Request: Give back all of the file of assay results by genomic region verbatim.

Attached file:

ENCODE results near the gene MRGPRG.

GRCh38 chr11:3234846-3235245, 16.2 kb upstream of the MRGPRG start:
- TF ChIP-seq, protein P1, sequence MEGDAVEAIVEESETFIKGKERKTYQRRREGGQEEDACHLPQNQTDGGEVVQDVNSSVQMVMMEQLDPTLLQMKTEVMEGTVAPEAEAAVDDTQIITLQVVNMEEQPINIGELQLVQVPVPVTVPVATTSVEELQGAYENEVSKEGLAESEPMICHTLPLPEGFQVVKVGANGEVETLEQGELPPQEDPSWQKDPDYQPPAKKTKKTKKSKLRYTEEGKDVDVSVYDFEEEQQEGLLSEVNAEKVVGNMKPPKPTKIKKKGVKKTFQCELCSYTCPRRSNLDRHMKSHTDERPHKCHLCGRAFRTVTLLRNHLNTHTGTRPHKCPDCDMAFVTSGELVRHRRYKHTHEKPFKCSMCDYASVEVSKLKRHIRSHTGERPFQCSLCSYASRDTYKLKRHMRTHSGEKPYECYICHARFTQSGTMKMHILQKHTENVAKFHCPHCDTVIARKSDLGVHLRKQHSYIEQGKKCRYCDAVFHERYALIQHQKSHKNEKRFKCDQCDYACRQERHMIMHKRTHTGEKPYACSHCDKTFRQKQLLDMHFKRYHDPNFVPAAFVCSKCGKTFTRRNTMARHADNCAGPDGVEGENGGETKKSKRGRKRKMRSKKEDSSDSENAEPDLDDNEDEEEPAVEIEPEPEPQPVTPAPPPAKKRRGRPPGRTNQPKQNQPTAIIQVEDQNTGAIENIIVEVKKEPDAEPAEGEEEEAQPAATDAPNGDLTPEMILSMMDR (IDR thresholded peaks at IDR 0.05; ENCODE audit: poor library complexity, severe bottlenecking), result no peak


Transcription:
ENCODE results near the gene MRGPRG.

GRCh38 chr11:3234846-3235245, 16.2 kb upstream of the MRGPRG start:
- TF ChIP-seq, protein P1, sequence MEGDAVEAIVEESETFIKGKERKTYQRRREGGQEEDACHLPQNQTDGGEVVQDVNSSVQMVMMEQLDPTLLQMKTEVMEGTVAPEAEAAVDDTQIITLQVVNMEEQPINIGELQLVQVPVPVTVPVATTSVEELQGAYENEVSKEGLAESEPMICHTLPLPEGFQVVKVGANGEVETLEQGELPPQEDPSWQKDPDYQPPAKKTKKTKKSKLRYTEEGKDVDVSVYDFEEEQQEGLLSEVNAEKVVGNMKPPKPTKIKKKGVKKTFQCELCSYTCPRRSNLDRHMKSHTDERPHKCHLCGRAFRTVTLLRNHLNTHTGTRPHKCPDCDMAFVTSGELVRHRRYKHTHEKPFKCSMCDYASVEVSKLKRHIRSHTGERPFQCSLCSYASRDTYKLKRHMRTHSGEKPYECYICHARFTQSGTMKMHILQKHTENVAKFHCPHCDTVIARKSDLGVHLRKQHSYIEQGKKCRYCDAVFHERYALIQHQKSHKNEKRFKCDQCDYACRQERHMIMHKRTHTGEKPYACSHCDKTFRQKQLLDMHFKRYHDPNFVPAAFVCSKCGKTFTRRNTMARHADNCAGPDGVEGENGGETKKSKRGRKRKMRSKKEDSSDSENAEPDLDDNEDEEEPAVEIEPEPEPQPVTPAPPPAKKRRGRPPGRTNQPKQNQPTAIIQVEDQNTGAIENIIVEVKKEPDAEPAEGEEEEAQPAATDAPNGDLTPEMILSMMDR (IDR thresholded peaks at IDR 0.05; ENCODE audit: poor library complexity, severe bottlenecking), result no peak